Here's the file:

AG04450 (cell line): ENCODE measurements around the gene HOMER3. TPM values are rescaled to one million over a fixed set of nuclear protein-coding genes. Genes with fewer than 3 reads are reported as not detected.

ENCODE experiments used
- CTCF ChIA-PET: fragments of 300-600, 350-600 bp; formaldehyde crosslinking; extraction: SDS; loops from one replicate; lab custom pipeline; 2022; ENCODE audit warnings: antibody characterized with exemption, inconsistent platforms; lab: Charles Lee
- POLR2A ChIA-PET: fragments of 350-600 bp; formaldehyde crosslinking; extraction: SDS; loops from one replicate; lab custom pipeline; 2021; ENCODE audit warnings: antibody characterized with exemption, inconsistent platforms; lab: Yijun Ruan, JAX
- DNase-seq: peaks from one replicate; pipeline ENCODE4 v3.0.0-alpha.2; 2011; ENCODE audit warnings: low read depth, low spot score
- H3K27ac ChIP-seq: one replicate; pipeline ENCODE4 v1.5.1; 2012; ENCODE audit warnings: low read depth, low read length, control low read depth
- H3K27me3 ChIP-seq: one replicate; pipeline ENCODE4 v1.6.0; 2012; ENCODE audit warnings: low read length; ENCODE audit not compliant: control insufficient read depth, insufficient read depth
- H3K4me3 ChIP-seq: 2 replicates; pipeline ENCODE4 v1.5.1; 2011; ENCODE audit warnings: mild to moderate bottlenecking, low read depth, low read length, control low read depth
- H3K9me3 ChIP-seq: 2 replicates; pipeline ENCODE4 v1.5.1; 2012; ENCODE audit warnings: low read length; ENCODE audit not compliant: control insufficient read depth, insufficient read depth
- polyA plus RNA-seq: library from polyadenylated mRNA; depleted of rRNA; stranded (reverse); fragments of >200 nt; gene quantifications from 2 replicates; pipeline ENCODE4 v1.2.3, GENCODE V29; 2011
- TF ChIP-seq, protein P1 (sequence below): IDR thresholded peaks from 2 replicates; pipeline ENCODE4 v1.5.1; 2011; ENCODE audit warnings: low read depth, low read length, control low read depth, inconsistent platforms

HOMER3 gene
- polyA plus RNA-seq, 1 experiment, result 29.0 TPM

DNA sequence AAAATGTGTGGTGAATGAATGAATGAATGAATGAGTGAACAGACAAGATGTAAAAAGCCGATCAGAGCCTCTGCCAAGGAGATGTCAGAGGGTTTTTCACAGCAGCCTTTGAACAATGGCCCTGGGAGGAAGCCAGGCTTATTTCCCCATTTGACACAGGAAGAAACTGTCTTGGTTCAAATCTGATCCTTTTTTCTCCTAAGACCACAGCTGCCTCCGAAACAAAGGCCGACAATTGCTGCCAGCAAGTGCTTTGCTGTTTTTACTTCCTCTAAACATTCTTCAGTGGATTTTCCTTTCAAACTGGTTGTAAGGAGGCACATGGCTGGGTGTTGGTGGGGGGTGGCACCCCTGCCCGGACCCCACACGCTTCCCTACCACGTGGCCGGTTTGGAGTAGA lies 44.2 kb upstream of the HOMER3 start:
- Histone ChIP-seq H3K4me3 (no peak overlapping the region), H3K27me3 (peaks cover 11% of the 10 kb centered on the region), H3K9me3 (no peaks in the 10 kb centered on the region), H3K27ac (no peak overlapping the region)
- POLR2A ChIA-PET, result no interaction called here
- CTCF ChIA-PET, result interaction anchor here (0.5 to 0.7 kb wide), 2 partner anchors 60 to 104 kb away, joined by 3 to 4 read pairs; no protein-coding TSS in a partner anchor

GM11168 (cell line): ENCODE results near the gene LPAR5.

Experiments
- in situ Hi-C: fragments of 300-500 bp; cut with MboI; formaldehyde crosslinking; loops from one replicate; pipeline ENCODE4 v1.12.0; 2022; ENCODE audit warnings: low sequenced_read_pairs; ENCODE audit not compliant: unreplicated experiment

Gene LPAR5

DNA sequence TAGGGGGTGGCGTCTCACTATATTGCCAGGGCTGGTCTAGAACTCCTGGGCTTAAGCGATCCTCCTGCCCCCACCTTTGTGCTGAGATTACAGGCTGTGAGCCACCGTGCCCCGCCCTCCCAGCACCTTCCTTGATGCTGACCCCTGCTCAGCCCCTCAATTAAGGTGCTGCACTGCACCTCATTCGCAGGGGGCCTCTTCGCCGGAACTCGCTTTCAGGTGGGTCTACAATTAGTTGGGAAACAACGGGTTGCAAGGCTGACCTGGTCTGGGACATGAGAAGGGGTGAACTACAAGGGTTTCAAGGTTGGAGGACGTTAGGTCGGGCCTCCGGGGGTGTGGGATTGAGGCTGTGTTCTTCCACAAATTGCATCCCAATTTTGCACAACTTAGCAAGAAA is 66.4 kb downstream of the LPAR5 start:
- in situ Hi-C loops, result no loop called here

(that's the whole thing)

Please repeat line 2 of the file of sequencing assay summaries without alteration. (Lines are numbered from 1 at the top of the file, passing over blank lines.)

ENCODE experiments used